When all else fails, beg.
Metro General Manager John Catoe did just that in front of a Senate subcommittee on Tuesday, asking Congress for money to maintain the aging rail network.
Catoe said a lack of money is Metro's main problem.
"If we do not receive sufficient funding now, service as well as safety will decline," he said.
Makes you feel safe riding the rails, doesn't it?
A recent study by the Federal Transit Administration found that the country's seven biggest rail transit operators have about $50 billion in unmet capital needs.
One-third of the assets at those seven agencies, including Metro, were considered to be in marginal or poor condition.
Officials say Metro needs more than $7 billion for capital projects over the next 10 years for safe and reliable service.
Metro has increased efforts to get money from the federal government, as the local governments that fund the agency deal with their own budget woes.
The House has approved, and the Senate is considering, a request that would give Metro $150 million in federal money next fiscal year for capital requests.
Three senators attended the 75-minute hearing. Sen. Robert Menendez, D-N.J., is chairman of the subcommittee. He said the June 22 Red Line crash that killed nine and injured scores was "the real wake-up call about the condition of our nation's transit equipment."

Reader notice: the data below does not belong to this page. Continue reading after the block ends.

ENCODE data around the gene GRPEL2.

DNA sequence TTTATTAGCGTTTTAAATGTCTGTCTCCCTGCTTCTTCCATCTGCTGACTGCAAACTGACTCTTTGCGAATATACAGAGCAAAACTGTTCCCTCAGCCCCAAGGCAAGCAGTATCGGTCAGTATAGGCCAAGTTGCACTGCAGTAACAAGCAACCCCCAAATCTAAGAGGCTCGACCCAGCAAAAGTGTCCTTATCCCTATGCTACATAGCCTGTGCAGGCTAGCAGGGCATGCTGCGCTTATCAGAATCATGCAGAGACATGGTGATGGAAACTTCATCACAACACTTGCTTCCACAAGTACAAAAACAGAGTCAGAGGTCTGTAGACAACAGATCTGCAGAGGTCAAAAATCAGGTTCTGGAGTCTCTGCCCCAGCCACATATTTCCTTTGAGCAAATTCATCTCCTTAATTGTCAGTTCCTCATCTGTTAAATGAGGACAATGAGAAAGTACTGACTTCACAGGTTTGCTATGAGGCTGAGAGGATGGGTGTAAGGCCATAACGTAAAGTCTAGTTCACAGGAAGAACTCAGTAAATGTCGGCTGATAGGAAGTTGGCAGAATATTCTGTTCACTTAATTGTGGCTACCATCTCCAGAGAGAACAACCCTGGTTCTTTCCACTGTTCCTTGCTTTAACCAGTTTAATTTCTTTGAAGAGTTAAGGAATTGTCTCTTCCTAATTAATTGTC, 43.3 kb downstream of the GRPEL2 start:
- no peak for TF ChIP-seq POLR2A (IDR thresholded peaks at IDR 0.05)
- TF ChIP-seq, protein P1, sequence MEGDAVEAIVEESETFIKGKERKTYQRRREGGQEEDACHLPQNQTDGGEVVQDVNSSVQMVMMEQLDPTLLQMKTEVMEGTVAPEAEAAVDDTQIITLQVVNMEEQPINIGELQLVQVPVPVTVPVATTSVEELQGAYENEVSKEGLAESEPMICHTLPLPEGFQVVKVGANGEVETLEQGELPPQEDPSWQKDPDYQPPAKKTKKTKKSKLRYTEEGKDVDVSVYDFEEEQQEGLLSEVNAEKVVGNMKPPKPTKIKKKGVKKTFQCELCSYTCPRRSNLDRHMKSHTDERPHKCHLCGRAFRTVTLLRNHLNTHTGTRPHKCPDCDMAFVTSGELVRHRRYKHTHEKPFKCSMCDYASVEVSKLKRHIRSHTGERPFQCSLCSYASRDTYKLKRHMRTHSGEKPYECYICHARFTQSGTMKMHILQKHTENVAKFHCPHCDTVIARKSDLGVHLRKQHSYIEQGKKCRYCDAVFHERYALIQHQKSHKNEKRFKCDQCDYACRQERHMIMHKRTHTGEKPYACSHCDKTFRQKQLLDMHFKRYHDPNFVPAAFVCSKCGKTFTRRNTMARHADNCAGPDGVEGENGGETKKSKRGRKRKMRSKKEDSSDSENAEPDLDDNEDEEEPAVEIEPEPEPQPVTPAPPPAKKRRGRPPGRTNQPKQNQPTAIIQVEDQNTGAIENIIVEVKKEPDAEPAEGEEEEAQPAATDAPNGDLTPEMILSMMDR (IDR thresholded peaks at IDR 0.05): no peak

"One of the most important things we, the federal government, can do to honor the memories of those who died in this tragedy is to provide agencies the resources needed to keep this from happening again," he said.
Menendez asked Catoe what lessons he has learned from the crash. Catoe emphasized his request for more money.
Catoe pointed out that the oldest Series 1000 train cars are less crashworthy than the newer cars, which he said "did not cause the accident but had an impact on the amount of damage that can be done."
All six of the cars on the train that struck the one ahead of it were from the old series.
Catoe said it's important to balance money for new projects with funding to take care of the old ones.
"There has to be this balance of safety in the system and the scheduled repair and also the moneys when necessary to expand capacity," he said. "All of that, too, relates to safety."